© (NASA/ESA/STScI)
At the outer reaches of the known Universe, entire galaxies - and all of the stars, planets, and alien species they may contain - are disappearing.

Of course, these objects aren't simply evaporating. They are being thrust out of the known Universe, forced into a mysterious expanse known as the "unobservable Universe."

However, in order to truly understand this fascinating sector of the cosmos, it's necessary to first understand two of the most startling scientific discoveries ever made.

An age-old question

Comment: Considering science still doesn't understand many aspects within the universe, such as how planets form or what gravity is, it would be too early to think we truly understand how the universe itself operates:


Nuke

Low-dose radiation maybe good for you says new study

Hiroshima Nuclear Blast
© Stanley Troutman/Pool Photo via AP
In August 1945, the United States dropped atomic bombs on the Japanese cities of Hiroshima and Nagasaki. The unprecedented explosions and resulting radioactive fallout resulted in the tragic deaths of roughly 200,000 people.

High levels of ionizing radiation spawned by the detonations sentenced individuals who survived the initial blasts to various cancers. Strangely, however, survivors subjected to lower doses of radiation may actually have had elongated lifespans and reduced cancer mortality. Such is the finding of an article recently published to the journal Genes and Environment.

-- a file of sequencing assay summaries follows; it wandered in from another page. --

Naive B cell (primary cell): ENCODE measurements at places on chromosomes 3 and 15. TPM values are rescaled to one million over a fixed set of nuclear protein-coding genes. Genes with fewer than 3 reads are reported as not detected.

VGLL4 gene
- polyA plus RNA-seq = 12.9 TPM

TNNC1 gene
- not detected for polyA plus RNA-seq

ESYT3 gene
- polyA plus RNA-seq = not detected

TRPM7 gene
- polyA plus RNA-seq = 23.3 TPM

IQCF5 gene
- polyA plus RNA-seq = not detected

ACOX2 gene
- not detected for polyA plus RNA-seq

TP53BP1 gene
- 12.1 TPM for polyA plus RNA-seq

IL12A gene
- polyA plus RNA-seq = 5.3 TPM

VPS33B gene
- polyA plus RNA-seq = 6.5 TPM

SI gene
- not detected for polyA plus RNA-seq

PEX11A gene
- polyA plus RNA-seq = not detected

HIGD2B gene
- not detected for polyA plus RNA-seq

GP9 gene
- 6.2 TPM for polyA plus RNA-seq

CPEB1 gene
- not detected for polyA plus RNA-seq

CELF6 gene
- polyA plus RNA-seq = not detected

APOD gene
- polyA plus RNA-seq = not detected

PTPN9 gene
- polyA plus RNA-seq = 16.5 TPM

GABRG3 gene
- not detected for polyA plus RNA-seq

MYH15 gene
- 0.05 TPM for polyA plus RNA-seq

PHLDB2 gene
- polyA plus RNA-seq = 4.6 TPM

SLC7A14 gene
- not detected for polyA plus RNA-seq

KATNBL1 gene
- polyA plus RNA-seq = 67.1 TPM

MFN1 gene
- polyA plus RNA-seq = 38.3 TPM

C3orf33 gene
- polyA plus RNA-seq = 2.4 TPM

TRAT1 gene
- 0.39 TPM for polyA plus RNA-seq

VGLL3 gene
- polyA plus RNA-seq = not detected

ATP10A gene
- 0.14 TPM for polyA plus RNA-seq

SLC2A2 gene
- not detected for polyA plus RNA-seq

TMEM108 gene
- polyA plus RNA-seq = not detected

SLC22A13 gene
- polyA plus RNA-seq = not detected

Researcher Shizuyo Sutou of Shujitsu Women's University is the author of the paper. Sutou examined data from the Life Span Study, which has followed 120,000 survivors of the atomic bomb blasts since 1950. His analysis showed that survivors exposed to between 0.005 and 0.5 Grays of radiation had lower relative mortality than control subjects not exposed to atomic bomb radiation.

Wine n Glass

Pathway to alcohol addiction discovered

Oktoberfest beer festival
© Christof Stache, AFP
A waitress serves beer mugs during the opening of the Oktoberfest beer festival at the Theresienwiese in Munich, southern Germany, on September 21, 2013
Researchers have been looking at the biochemical processes involved with alcohol addiction and they have succeeded in identifying the pathway involved. This could assist with the treatment of alcohol related addiction.

The new study, from Brown University (U.S.), has been conducted on the brains of fruit flies (which serve as the deal model for studying many processes in all organisms, including humans). The research reveals the pathway affected by alcohol. This pathway is the one that establishes rewarding memories and cravings.